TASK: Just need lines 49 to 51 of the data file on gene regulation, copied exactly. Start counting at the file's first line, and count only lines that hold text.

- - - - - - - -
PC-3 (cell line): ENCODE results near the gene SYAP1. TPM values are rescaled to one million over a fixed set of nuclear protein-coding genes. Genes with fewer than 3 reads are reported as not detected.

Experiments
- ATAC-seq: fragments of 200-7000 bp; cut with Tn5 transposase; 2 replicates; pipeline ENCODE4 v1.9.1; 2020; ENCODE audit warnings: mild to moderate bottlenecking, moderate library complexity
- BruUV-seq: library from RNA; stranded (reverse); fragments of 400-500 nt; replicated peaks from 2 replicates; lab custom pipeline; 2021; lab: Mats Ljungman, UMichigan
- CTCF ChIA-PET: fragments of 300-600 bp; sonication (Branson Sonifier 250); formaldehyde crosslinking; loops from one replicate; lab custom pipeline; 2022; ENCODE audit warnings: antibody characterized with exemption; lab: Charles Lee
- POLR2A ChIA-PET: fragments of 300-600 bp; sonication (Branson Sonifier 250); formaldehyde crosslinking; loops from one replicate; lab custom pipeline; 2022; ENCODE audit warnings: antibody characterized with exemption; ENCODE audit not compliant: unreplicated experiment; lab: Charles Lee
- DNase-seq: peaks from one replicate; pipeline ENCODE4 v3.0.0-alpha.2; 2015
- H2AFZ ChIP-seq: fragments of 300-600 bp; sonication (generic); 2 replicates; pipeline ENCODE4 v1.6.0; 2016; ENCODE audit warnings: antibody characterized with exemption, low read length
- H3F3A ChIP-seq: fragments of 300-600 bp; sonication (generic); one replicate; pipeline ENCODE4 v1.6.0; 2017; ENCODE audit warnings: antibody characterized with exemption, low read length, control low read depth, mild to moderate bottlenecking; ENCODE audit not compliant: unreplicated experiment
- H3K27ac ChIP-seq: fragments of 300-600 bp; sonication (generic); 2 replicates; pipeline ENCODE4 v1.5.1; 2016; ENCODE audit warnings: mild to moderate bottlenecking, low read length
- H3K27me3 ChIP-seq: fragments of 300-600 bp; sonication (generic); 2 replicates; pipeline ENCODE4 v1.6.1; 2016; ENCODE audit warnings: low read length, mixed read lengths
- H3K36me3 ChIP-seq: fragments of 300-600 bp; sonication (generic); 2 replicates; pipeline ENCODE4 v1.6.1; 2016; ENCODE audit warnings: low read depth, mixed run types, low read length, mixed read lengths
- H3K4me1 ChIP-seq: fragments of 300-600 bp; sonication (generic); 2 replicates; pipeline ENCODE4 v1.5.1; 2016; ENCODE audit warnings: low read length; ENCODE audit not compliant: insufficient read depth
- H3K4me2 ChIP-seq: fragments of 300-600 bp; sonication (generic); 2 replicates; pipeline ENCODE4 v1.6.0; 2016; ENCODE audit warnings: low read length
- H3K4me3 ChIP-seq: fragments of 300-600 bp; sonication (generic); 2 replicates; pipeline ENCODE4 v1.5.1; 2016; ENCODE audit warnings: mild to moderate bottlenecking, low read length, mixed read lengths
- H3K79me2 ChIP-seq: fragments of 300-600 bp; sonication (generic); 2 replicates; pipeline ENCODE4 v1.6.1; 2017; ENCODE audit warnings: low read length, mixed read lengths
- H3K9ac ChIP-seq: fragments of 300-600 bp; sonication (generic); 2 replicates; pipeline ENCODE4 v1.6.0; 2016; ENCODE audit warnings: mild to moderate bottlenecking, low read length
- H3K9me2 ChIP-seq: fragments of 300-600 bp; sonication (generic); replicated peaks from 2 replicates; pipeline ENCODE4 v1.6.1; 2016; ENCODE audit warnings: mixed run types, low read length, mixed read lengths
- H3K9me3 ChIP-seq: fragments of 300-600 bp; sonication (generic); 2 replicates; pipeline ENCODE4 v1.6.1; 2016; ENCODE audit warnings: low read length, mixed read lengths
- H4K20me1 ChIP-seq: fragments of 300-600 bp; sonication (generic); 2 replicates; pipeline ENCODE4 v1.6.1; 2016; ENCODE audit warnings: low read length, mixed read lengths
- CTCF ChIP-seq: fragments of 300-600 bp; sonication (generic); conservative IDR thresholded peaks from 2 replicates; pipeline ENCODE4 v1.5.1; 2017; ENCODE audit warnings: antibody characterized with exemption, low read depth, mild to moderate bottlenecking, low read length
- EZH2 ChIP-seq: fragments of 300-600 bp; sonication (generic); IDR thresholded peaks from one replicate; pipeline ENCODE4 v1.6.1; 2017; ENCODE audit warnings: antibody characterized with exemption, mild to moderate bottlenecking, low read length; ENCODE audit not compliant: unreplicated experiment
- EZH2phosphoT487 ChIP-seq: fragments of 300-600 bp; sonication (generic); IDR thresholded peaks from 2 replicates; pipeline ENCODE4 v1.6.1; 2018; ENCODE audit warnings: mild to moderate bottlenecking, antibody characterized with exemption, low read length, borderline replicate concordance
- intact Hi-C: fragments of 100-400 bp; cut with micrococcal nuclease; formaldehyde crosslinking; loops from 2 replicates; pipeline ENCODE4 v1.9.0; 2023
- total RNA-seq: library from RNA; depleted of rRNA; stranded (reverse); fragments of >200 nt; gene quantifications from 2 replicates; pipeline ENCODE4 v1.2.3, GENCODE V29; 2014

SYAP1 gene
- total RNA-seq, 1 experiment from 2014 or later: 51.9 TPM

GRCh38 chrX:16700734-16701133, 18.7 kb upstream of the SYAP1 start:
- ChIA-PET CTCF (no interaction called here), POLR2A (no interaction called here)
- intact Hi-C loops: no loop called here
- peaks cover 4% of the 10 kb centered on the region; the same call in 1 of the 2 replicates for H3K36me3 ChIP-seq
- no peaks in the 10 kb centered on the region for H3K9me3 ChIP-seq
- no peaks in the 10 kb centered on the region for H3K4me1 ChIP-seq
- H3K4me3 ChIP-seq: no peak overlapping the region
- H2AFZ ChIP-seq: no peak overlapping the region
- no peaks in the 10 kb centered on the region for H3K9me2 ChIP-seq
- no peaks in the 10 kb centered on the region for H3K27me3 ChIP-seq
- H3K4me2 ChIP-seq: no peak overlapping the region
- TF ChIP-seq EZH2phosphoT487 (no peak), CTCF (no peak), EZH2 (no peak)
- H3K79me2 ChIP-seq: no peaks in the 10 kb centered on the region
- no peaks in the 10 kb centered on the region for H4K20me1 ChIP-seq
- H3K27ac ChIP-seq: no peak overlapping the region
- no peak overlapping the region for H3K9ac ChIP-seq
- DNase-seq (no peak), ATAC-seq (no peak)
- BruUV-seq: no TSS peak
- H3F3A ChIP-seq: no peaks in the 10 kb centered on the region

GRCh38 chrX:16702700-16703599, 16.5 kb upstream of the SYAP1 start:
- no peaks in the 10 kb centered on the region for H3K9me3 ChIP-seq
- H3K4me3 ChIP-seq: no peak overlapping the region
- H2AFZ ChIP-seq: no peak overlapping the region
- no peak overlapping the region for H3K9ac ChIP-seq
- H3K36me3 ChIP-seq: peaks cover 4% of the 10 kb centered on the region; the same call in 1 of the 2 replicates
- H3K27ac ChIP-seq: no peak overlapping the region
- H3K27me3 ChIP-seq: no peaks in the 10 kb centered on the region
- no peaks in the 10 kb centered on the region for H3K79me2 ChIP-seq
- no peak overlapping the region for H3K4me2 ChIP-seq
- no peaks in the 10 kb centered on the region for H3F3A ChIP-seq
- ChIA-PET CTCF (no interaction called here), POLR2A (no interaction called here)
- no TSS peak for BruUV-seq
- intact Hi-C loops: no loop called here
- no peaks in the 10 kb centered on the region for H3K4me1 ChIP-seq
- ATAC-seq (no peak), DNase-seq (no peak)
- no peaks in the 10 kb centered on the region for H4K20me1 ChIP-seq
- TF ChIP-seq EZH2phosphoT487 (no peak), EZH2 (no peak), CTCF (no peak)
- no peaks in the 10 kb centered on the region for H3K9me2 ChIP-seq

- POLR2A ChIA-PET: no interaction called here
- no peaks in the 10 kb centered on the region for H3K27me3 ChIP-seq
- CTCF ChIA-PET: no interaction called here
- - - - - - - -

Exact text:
- H3K4me3 ChIP-seq: no peak overlapping the region
- H2AFZ ChIP-seq: no peak overlapping the region
- no peak overlapping the region for H3K9ac ChIP-seq